The normalisation of living on the brink

At a time when the world is facing multiple existential threats, humankind is struggling to shake off its self-destructive instincts.

Doomsday
Credits: AK Rockefeller/Flickr, Wikimedia, dougsyme/Flickr

It is an odd by-product of the digital age that huge, world-changing news stories are reduced to push notifications on a smartphone screen. You may have seen many such alerts flash up this year. Islamist extremists murder pedestrians in vehicle attacks in London and Barcelona. White racists deploy the same technique in London and Virgina. Unprecedented storms and flooding devastate the southern USA, large parts of South Asia and the Caribbean. North Korea conducts the largest nuclear test in its history.

The immediate inclination is to feel shock and despair about such news snippets – but what then? Once the information registers, you might also feel an inclination to put it out of your mind, seek distractions and move on. This kind of thing is happening all the time now, after all, and what can we as lowly citizens do about any of it?

This normalisation of catastrophe – both current and impending – is not just defeatist, but dystopian. It means, when taken to its logical conclusion, that we as humankind have finally succumbed to our self-destructive tendencies. We are beyond help, living on borrowed time and that’s just the way it is. The best we can hope is when the next news alert flashes up on our phone, it doesn’t affect us personally. Until it does.

Several writers of different political persuasions have identified this disastrous malaise. In the wake of Hurricane Harvey in the US last month, Guardian writer George Monbiot asked why so few politicians and media outlets were making an overt connection between the disaster and man-made climate change. He points out, for example, that although 2016 was the hottest year on record, the total combined coverage of climate change for the entire year on the evening and Sunday news programmes of four major American TV networks was 50 minutes.

His explanation for this wilful silence is that to even discuss climate change is to question the entire economic and political system that has caused it. We are so entrenched in this status quo that there is no going back, even as the number of extreme weather events rises to 400 per year, four times as many as in 1970. That inertia grips an uninformed public too.

Meanwhile commentator Douglas Murray has spoken of a collective acceptance of disaster when discussing responses to Islamist terrorism. Shortly after the Barcelona attack last month he wrote a piece for The Spectator arguing that “Islamist violence has become a normal part of European life”. Similarly, in a piece for the Sun after the London Bridge attack in June, he criticised the willingness of many people to simply move on after the atrocity, without any substantive discussion of why Islamist extremism is on the rise or of how to tackle it.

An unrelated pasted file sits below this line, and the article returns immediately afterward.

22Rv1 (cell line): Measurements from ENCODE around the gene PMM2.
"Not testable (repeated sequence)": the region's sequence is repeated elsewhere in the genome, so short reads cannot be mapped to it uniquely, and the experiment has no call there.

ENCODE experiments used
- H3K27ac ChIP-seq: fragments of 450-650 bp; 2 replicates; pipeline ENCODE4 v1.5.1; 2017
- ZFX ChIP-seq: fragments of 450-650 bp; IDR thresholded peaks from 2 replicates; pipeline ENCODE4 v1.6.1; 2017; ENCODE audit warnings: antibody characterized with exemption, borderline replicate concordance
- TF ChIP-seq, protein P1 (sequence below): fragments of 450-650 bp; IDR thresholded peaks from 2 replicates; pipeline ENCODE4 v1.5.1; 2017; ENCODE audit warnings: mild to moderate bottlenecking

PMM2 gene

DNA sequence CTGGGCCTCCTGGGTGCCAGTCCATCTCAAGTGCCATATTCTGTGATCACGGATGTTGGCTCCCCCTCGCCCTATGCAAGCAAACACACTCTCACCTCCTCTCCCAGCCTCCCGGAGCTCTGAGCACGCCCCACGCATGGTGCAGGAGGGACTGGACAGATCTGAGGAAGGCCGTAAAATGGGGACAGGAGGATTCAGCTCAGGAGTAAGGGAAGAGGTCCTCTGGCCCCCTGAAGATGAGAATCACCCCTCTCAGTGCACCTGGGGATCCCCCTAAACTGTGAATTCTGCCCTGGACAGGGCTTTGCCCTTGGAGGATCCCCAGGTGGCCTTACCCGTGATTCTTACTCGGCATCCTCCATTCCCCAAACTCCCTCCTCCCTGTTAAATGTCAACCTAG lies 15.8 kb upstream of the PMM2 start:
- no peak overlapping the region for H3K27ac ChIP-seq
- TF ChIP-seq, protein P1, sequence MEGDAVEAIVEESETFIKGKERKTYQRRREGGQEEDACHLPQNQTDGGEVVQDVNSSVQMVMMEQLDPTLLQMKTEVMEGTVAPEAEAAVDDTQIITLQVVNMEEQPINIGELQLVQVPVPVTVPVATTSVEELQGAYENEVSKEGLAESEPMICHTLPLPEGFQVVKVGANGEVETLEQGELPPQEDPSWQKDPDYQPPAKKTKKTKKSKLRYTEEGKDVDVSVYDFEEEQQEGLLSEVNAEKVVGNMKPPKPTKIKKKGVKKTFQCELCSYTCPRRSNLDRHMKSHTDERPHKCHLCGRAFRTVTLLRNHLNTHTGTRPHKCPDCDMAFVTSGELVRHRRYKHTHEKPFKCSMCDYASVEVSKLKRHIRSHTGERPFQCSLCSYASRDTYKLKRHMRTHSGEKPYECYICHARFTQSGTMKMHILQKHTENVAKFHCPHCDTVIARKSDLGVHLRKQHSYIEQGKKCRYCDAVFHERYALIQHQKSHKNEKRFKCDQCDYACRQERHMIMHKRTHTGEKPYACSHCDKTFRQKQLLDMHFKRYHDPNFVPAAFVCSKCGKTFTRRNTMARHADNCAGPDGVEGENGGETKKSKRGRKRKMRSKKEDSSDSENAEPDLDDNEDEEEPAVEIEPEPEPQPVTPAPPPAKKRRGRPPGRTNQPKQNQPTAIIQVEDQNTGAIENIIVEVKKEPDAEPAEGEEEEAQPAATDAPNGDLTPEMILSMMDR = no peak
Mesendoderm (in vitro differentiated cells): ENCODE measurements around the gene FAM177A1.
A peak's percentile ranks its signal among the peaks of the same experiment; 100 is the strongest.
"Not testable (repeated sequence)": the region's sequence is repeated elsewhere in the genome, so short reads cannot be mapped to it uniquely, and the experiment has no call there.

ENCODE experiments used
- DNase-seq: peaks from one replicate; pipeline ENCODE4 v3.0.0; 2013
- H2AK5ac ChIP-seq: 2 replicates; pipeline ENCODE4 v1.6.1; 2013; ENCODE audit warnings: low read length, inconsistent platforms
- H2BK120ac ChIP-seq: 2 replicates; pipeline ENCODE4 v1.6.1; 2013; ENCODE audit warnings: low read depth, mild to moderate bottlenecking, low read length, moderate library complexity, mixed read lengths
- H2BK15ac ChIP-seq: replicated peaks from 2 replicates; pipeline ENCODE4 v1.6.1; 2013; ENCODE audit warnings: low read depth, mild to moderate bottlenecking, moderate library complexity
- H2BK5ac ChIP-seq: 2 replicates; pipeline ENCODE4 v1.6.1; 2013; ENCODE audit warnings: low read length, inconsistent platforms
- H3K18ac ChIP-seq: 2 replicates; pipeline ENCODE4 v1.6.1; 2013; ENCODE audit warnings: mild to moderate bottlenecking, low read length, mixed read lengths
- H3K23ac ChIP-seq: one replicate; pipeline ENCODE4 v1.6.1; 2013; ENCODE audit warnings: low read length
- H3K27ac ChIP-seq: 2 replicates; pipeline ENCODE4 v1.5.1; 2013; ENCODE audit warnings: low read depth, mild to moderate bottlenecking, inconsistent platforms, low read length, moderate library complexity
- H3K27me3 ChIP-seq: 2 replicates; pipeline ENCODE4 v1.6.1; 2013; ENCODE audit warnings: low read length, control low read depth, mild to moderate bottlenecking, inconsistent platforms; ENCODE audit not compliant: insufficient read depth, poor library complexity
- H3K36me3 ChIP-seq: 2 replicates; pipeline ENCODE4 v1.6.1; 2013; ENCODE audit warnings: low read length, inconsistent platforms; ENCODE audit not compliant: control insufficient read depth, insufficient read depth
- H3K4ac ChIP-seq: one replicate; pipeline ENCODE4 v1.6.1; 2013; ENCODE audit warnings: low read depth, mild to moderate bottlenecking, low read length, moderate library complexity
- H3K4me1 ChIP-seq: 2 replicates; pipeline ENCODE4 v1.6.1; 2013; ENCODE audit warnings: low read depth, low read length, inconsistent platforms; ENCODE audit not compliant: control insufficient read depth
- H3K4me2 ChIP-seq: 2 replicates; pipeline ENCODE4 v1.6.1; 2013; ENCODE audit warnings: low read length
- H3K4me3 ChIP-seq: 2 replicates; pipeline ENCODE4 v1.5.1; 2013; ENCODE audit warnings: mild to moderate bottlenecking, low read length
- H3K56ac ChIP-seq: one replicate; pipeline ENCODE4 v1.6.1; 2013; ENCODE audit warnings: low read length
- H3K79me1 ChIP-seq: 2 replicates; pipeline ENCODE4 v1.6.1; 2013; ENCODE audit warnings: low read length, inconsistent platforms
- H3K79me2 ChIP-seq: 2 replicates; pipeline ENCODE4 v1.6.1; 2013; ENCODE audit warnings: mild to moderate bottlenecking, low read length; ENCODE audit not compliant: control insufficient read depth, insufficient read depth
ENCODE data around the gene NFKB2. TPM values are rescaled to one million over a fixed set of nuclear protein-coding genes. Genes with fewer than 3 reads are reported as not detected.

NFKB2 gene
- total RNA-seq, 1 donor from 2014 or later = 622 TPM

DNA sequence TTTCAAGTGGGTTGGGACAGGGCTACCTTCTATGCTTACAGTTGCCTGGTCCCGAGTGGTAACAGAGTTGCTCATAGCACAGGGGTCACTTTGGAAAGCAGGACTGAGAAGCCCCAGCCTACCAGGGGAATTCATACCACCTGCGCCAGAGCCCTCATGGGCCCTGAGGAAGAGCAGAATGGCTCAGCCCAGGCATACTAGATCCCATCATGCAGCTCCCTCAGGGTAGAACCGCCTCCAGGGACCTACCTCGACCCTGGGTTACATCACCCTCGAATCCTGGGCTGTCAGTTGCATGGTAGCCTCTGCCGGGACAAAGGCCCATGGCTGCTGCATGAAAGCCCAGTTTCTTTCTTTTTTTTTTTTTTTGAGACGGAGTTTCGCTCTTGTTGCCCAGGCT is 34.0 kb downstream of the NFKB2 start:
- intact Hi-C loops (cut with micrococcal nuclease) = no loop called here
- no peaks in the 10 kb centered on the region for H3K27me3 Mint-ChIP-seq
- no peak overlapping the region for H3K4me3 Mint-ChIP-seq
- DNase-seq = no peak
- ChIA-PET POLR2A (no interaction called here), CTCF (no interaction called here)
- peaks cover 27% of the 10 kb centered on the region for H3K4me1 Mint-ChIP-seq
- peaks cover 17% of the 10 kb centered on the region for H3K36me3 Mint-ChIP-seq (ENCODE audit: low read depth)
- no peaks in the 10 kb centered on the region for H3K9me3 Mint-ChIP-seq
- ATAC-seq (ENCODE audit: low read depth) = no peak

“It is the same everywhere: Don’t look back in anger, just forward in blind, bovine hope. This has to change,” he said.

Monbiot and Murray would likely disagree on many things, but it is interesting that two writers with different political standpoints have both identified a widespread, systemic refusal to tackle the big existential questions facing humanity today. It feeds into the wider notion that as a species the human race has grown increasingly nihilistic, both unwilling and unable to change course.

It is telling that some of those historical issues that have long caused instability and suffering in the world are no longer discussed with any constructive solutions in mind. Where there was once meaningful dialogue on everything from North Korea to the Israel-Palestine question, now there is only grim acceptance that conflict, chaos and misery reigns.

Donald Trump is the embodiment of this nihilistic impulse. At a time when the world requires thoughtful, measured leaders prepared to work hard in finding long-term solutions to humanity’s complex threats, the incumbent US president offers only crude, simplistic soundbites that destabilise the world further. Trump denies scientific evidence, preferring to trust in his own base instincts.

But Trump was not elected in a vacuum. His ascendancy to become the most powerful man in the world should be seen as an indictment on humanity as a whole – the logical end-game of our self-destructive streak. Whether you support Trump the president or not, we are all part of the world that created him.

This article is not meant to sound equally nihilistic. There are still ways that we can step back from the brink. First and foremost, we need to see a return to the open and free exchange of ideas, regardless of political persuasion. Identity politics has led to dangerous thought policing and the suppression of debate on both the left and right. This needs to change if we are to confront openly and honestly the challenges we face. It also means reasserting the value of science, experts and verified facts.

But we also need to see a popular revolt calling for true democracy, rather than a narrow politics dominated by narrow interests. In the UK, for example, it cannot be right that Theresa May’s government is able to get away with suppressing a report into the foreign funding of UK extremists for fear that it will undermine ties with Saudi Arabia, of which the UK is a major weapons supplier. If all moral authority is lost, regardless of nation, what hope is there for the wider world?

So debate, protest and don’t accept the status quo we have created for ourselves. That way lies destruction.

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